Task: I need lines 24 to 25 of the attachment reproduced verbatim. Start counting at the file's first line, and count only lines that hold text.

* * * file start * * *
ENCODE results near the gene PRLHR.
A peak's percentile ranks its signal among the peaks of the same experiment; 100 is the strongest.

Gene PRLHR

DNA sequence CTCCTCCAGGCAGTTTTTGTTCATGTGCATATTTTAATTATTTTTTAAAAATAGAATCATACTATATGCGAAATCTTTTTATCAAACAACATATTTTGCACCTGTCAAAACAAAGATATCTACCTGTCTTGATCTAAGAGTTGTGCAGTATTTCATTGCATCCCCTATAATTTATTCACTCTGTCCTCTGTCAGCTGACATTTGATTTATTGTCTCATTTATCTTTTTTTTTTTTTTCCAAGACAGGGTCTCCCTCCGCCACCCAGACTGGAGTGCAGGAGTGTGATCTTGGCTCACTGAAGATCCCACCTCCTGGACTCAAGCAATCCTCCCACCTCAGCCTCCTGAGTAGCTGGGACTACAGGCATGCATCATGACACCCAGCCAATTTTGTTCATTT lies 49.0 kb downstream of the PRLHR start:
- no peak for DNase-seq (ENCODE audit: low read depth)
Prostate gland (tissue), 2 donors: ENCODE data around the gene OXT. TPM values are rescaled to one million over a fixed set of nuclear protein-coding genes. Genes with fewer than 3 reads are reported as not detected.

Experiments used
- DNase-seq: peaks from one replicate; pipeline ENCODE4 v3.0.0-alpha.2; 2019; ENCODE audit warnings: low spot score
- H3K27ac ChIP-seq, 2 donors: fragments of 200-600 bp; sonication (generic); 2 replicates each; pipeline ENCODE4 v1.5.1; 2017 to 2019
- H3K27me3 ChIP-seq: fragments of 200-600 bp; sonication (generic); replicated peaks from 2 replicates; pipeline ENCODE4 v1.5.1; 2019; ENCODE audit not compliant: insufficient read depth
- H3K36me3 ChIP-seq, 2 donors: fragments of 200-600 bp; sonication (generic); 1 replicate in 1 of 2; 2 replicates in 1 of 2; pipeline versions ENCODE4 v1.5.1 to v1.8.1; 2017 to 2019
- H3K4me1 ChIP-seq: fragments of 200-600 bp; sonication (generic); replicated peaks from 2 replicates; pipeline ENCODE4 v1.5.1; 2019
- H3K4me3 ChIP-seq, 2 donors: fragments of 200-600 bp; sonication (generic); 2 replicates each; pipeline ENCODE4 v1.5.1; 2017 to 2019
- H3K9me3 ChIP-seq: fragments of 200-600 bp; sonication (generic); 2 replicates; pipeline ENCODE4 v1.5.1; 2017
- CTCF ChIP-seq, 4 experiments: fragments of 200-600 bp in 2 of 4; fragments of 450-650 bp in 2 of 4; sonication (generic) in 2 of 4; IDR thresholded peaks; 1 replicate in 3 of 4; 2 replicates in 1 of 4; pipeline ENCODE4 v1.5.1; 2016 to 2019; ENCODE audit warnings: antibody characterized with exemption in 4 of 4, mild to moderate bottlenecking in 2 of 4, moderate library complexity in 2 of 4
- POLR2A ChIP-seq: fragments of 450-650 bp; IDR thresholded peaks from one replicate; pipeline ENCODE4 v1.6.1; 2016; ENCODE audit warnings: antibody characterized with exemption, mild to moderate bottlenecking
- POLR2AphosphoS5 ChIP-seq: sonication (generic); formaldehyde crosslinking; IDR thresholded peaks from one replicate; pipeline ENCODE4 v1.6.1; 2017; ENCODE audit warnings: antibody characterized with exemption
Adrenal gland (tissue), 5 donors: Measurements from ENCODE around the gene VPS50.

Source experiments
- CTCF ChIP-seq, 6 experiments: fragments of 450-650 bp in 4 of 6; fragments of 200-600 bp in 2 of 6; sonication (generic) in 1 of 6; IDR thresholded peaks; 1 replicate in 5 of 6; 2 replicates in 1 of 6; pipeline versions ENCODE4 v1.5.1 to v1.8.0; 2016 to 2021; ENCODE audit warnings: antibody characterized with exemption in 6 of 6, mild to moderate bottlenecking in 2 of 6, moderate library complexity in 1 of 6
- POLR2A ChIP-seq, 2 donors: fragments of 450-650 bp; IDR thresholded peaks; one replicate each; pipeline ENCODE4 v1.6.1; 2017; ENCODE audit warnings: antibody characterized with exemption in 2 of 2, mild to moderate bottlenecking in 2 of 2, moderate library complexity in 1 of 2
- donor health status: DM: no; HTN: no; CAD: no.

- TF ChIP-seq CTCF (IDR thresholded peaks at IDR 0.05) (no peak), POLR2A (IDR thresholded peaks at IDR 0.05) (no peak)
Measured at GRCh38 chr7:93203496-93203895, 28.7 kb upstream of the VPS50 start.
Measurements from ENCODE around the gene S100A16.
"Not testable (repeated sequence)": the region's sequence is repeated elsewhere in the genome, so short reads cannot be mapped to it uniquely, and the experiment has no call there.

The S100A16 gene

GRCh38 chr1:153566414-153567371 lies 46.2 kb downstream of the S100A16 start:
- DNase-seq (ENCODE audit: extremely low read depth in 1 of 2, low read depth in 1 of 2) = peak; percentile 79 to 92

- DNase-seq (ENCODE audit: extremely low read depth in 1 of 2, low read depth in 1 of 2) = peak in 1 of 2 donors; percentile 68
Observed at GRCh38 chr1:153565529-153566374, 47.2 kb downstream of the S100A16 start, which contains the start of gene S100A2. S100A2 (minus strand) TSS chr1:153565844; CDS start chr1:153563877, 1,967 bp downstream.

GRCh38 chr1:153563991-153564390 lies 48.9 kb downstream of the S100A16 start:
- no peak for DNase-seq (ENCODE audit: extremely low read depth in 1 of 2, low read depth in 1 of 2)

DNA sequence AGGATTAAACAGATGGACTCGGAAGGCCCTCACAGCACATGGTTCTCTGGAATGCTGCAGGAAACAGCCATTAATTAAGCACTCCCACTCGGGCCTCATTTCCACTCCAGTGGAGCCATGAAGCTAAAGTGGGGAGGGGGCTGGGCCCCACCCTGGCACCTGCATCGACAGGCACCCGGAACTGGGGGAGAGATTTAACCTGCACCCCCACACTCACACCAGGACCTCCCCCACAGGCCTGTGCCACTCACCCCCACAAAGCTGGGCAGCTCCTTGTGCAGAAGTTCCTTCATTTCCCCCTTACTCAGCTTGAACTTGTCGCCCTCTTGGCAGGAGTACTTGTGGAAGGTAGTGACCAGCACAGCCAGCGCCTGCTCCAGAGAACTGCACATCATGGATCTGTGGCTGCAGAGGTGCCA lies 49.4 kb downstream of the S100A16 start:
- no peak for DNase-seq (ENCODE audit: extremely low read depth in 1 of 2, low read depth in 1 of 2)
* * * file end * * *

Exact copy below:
Measured at GRCh38 chr7:93203496-93203895, 28.7 kb upstream of the VPS50 start.
Measurements from ENCODE around the gene S100A16.